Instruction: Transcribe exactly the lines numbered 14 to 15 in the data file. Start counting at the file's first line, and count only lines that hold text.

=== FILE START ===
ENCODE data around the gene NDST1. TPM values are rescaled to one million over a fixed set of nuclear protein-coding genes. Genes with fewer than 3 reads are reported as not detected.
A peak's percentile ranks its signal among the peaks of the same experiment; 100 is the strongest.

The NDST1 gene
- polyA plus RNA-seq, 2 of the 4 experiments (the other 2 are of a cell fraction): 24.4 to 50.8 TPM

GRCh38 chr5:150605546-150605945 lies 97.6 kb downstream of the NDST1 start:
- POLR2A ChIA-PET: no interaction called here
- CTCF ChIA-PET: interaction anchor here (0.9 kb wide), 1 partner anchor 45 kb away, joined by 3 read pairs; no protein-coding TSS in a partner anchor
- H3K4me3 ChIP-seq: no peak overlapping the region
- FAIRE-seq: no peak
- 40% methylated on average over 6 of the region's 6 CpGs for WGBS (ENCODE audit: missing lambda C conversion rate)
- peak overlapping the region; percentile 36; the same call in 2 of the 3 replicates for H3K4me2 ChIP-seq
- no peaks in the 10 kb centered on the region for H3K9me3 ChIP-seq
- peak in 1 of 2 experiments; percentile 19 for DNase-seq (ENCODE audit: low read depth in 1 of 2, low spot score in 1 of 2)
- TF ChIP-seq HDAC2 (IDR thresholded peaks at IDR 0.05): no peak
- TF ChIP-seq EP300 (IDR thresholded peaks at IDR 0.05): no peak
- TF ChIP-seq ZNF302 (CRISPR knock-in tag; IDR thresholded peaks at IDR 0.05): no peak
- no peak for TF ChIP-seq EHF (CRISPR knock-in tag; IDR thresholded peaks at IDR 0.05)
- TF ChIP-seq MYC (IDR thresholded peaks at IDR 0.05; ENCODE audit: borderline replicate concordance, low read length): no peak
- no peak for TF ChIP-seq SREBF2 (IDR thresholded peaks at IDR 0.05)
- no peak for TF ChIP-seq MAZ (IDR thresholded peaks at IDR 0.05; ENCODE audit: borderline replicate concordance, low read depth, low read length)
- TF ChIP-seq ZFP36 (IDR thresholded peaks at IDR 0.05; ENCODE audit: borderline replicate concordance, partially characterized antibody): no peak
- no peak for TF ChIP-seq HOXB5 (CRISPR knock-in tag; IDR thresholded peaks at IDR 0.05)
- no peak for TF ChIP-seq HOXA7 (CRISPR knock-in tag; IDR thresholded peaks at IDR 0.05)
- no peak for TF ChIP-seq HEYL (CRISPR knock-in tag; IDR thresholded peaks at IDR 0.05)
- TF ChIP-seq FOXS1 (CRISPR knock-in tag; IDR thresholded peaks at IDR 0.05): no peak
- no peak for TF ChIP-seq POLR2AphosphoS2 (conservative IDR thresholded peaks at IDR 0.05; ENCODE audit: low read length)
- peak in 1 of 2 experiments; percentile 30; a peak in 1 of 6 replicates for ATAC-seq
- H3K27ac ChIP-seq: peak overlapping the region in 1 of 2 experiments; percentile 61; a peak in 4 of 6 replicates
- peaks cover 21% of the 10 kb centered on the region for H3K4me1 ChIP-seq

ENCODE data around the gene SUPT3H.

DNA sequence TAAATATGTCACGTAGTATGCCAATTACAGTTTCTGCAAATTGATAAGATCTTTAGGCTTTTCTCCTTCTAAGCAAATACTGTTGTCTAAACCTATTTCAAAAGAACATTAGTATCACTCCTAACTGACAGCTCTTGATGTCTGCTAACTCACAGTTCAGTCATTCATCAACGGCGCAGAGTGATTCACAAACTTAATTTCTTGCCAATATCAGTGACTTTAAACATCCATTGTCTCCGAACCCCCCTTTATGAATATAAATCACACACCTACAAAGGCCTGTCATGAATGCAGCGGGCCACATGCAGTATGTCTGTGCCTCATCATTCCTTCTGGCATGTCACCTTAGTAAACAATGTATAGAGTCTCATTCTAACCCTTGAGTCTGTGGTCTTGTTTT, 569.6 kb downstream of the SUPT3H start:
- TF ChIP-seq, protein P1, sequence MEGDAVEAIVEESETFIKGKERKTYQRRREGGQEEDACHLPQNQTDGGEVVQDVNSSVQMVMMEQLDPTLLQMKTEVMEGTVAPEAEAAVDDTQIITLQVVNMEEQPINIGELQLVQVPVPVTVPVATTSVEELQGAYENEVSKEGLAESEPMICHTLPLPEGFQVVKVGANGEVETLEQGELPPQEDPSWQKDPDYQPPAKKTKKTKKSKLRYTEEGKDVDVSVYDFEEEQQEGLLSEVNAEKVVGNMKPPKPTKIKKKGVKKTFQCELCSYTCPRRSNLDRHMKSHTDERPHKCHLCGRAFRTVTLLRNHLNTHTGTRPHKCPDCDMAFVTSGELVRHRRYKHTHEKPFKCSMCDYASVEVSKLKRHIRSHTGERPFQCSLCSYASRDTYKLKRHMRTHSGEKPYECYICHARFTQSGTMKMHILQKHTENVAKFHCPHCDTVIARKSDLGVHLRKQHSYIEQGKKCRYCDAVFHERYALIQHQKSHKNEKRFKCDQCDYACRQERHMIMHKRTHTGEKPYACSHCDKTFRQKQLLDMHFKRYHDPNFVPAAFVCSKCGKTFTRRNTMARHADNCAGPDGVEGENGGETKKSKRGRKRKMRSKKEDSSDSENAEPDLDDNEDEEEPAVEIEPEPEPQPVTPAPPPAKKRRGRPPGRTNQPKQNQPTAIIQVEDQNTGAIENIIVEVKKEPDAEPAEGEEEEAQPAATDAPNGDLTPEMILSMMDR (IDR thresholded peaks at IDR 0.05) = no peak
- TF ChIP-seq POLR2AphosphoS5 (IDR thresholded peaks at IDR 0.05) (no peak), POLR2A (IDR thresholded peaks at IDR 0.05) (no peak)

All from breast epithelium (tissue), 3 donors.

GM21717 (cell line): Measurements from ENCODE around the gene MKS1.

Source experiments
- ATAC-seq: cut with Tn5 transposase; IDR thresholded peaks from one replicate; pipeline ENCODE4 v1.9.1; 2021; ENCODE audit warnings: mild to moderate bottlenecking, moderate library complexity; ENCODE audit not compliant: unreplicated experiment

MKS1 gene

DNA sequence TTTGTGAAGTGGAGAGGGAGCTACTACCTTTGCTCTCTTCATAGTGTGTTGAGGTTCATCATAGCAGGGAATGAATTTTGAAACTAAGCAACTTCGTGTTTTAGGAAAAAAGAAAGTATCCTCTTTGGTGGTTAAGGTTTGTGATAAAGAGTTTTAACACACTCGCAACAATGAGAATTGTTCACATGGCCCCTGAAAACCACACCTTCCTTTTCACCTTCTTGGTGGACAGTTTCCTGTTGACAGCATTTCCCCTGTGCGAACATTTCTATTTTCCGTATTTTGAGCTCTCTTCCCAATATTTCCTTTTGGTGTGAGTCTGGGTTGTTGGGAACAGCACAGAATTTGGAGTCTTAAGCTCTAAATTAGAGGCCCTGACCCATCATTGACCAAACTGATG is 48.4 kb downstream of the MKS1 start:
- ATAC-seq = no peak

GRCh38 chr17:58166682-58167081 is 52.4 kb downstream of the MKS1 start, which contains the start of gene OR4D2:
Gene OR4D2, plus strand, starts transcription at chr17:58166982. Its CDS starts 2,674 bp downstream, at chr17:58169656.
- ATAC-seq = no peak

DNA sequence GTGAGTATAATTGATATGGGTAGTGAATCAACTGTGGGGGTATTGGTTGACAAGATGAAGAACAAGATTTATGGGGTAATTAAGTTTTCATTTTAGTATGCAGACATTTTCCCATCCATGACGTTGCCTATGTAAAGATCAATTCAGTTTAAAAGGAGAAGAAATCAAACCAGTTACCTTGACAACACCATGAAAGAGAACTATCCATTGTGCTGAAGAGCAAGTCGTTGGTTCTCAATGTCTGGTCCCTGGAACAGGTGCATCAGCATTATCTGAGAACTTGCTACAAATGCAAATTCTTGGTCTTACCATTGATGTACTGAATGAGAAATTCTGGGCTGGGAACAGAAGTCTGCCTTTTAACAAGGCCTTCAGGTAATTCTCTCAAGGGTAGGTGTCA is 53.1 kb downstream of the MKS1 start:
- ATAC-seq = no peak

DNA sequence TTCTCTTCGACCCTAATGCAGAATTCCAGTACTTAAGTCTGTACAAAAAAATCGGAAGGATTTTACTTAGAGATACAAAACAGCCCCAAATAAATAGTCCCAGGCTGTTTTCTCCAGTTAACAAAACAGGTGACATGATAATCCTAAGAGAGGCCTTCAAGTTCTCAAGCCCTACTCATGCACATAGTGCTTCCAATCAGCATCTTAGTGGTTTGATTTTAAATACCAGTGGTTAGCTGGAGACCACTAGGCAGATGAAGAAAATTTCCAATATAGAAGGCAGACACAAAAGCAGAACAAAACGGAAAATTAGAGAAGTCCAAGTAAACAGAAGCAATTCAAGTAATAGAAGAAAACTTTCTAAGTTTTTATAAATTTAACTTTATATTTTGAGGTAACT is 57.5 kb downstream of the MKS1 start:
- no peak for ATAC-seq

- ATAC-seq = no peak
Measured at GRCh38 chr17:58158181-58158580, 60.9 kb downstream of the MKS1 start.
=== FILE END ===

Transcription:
- TF ChIP-seq HDAC2 (IDR thresholded peaks at IDR 0.05): no peak
- TF ChIP-seq EP300 (IDR thresholded peaks at IDR 0.05): no peak